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A Letter to the U.S. Leadership

There's a Hole in the Budget

Mary-Jo Kranacher, MBA, CPA/CFF, CFE

In February, President Obama unveiled his $3.7 trillion budget for fiscal year 2012. The enormity of this amount reminds me of the numbers we invented as children—a million billion gazillion. How long will it be before our national budget hits a gazillion? In the real world, forecasted federal revenue for next year lags behind, at only $2.6 trillion, so the federal government is still planning to spend considerably more than it earns. Yet this budget has been characterized by some as “encouraging,” because it is projected to trim $1.1 trillion from our country's deficit over the next 10 years. But does it go far enough? It seems like we're caught between the proverbial rock and a hard place. If we cut too much, too soon, we risk harming a fragile economic recovery; if we don't cut enough, we jeopardize the economic well-being of future generations.

Most financial experts agree that we can't simply grow our way out, spend our way out, or cut our way out of our current fiscal woes.

Uncertainty is inherent in the nature of budgets, and differences in the bottom line will depend upon how closely the outcome follows the underlying economic assumptions. For example, President Obama's budget is based on an assumption of robust economic growth next year—an assumption that is measurably more optimistic than the Congressional Budget Office's forecast. Consequently, that assumption figures significantly into the budget's bottom line, and if it is wrong, projected revenue will be less, and the deficit will be greater than anticipated.

With What Shall We Fix It?

Most financial experts agree that we can't simply grow our way out, spend our way out, or cut our way out of our current fiscal woes. The solution will have to include a combination of raising revenues, cutting expenditures, and making wise investments for future growth and sustainability.

Raising revenues

Additional revenues must be part of the solution. Some of the provisions in President Obama's budget proposal include: increasing revenue by allowing the 2001 and 2003 tax cuts to expire for individuals who earn more than $200,000 (single) or $250,000 (married); a cap on itemized deductions for high-income individuals that will help to fund relief from the alternative minimum tax (AMT) for middle-income taxpayers (for whom the tax was never intended); a financial crisis responsibility fee to be levied on financial institutions; and a call for corporate tax reform that would eliminate many existing loopholes.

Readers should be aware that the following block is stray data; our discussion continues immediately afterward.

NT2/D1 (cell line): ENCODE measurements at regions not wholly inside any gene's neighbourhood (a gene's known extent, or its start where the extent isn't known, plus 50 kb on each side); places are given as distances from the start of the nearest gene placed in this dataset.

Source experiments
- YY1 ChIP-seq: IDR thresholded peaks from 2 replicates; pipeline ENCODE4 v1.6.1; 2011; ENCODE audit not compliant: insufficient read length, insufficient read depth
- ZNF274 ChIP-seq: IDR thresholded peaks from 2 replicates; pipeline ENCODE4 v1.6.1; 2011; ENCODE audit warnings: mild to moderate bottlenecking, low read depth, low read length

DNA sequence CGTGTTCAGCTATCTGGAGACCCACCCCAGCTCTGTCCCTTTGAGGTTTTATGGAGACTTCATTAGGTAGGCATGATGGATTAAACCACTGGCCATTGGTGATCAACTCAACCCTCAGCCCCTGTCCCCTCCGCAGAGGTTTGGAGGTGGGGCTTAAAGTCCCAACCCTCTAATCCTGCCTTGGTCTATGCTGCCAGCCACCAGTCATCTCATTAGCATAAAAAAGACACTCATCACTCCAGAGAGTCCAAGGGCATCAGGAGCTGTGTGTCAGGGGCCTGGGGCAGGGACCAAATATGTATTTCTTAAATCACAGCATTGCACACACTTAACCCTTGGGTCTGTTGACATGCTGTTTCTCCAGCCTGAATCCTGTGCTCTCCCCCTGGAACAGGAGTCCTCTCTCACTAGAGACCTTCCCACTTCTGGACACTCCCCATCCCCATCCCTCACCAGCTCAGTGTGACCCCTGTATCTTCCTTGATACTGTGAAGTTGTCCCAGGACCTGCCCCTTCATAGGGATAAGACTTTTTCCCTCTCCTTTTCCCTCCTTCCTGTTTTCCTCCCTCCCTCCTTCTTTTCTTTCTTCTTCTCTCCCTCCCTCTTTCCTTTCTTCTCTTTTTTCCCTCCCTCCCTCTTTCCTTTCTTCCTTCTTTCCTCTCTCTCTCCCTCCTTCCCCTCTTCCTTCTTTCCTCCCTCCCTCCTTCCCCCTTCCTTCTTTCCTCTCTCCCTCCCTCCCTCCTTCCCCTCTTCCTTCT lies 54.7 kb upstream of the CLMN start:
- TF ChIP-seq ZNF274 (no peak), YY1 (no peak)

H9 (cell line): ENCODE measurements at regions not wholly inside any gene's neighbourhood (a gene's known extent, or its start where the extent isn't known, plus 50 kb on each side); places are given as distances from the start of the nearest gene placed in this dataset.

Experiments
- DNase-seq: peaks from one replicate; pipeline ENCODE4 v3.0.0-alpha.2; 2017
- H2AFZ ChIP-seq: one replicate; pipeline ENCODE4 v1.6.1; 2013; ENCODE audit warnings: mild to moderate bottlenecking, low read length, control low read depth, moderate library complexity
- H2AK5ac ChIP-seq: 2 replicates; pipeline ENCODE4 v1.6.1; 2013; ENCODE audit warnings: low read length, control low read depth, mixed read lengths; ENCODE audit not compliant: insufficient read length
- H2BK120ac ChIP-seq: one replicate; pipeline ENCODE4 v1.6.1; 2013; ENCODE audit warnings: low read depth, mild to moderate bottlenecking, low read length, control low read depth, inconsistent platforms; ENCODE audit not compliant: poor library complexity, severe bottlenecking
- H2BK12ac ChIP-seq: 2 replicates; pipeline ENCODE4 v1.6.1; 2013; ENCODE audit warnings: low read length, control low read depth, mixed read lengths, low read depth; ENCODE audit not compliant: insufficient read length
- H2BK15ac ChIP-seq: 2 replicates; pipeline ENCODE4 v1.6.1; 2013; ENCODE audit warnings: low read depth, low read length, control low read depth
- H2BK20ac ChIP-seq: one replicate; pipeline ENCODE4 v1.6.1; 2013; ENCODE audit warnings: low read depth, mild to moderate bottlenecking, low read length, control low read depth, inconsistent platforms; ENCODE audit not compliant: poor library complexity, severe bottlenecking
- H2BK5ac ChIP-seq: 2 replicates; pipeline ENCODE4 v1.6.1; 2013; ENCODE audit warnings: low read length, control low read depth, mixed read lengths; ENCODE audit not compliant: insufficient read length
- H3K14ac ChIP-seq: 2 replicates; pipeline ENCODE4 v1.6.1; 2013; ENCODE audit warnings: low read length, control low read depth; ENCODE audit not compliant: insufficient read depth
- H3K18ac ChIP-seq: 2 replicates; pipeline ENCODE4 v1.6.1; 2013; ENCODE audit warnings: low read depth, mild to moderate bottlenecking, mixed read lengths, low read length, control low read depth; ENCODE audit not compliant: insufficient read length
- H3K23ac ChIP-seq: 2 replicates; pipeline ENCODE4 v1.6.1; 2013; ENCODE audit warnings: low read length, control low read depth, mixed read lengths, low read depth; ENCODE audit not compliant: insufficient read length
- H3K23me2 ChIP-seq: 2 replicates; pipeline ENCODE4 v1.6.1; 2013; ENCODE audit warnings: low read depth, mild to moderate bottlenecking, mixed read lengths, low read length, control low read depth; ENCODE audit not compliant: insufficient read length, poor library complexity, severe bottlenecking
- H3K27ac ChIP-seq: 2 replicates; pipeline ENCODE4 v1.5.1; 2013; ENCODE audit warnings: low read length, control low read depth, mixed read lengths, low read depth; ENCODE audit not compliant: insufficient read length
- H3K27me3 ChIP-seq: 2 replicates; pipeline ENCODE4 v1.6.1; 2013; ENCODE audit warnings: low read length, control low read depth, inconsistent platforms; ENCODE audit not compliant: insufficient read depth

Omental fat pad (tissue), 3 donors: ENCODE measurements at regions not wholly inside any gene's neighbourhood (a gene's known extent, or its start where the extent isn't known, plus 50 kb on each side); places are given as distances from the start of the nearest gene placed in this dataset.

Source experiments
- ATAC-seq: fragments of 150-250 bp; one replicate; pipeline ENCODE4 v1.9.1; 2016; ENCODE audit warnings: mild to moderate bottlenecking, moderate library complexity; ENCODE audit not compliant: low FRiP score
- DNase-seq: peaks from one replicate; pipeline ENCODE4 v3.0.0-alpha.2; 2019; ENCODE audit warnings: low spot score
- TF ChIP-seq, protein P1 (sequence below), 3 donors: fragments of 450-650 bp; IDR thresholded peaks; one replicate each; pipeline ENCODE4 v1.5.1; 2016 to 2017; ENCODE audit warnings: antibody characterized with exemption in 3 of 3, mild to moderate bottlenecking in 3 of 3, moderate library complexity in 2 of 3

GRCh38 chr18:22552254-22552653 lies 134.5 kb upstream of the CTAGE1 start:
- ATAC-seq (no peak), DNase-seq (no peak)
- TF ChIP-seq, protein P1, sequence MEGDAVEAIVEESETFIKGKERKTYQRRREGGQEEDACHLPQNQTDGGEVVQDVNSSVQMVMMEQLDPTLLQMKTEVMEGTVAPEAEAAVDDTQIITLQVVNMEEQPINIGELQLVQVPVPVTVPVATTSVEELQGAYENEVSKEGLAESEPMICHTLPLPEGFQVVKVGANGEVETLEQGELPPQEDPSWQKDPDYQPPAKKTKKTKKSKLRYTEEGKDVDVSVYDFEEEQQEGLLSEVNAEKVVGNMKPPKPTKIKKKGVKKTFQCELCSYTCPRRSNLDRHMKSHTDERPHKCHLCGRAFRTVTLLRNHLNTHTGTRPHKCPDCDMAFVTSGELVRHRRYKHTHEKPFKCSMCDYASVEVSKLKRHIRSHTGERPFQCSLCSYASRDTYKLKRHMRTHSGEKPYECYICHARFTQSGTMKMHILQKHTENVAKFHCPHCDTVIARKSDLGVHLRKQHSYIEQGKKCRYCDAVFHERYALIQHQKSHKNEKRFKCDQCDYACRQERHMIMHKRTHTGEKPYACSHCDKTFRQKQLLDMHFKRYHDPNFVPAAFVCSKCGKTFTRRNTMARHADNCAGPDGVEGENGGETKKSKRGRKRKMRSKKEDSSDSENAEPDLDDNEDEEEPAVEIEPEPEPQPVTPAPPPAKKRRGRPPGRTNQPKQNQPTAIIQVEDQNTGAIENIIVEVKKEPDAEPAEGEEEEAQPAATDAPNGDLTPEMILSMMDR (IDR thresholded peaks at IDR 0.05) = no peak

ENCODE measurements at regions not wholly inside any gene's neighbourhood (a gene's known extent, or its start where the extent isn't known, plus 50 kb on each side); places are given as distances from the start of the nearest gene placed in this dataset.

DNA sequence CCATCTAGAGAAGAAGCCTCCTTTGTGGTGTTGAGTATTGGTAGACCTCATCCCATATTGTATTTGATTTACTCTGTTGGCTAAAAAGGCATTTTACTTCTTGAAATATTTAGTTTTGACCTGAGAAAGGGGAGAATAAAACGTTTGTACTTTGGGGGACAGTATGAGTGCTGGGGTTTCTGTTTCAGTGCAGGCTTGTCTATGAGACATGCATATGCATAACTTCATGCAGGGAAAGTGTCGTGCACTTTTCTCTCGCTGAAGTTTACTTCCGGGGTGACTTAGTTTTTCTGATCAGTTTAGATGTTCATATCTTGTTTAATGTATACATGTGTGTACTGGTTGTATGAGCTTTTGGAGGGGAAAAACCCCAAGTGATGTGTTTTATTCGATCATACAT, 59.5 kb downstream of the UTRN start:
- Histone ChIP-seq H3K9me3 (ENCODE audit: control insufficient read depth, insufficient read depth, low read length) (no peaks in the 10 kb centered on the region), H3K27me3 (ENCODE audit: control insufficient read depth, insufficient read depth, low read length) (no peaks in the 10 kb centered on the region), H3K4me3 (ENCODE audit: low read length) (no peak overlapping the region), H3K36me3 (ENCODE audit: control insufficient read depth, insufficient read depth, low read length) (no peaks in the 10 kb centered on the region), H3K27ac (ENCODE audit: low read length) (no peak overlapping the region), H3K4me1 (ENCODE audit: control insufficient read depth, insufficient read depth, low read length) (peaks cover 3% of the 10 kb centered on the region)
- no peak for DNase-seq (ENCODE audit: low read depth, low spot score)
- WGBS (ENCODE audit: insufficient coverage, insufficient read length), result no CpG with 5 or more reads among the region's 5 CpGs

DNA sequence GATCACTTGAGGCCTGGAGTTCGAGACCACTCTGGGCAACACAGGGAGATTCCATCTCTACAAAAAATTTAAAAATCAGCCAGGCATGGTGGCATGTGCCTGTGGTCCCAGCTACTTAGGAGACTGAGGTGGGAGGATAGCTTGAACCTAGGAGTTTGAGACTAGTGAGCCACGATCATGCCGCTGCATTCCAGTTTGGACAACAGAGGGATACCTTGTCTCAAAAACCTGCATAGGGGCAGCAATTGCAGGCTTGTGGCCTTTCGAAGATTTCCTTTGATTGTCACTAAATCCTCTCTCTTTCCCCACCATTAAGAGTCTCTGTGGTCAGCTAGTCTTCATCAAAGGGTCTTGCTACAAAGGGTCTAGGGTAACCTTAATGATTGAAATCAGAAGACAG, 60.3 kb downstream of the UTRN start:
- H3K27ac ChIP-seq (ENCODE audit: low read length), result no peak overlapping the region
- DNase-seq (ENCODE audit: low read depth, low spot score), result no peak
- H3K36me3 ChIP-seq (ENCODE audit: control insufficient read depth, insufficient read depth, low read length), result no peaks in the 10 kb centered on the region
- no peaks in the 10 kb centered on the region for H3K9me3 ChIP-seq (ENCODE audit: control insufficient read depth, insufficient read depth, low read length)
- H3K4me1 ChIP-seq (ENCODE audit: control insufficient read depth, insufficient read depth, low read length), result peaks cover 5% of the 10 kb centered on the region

Cutting expenditures

The President's 2012 budget proposes cuts in a variety of areas—some that were long overdue and others with which we might not agree. But the 800-pound gorilla in the room, entitlement programs, went unaddressed, despite the recommendations of the bipartisan National Commission on Fiscal Responsibility and Reform (www.fiscalcommission.gov/sites/fiscalcommission.gov/files/documents/TheMomentofTruth12_1_2010.pdf). If we're serious about getting our nation's fiscal health back on track, it is essential that we tackle the structural deficits associated with these programs as well as the related increasing health costs of an aging population. This would entail a major restructuring of Social Security, Medicare, and Medicaid. It's not likely to be politically popular, and it will require using a scalpel rather than an ax—a skill with which our legislators don't have a great deal of experience.

Making investments

The President's budget addresses investment in infrastructure, education, and alternative energy solutions. These investments in the economy can help to produce returns in job creation and economic growth.

With True Leadership

The President's proposed budget is, for the most part, a good start. But it's only a beginning. I hope our political leaders will find a way to formulate a responsible bipartisan plan that addresses our nation's short-term and long-term fiscal challenges. But before our legislators tackle the budget for next year, they continue to debate cuts to the fiscal 2011 budget. If they can't reach an agreement in time for the March 4 deadline, when funds to finance the operations of the government are scheduled to dry up, they may all be out of jobs sooner than they anticipated.

As always, I welcome your comments.

Mary-Jo Kranacher, MBA, CPA/CFF, CFE. Editor-in-Chief. ACFE Endowed Professor of Fraud Examination, York College, The City University of New York (CUNY) mkranacher@nysscpa.org.

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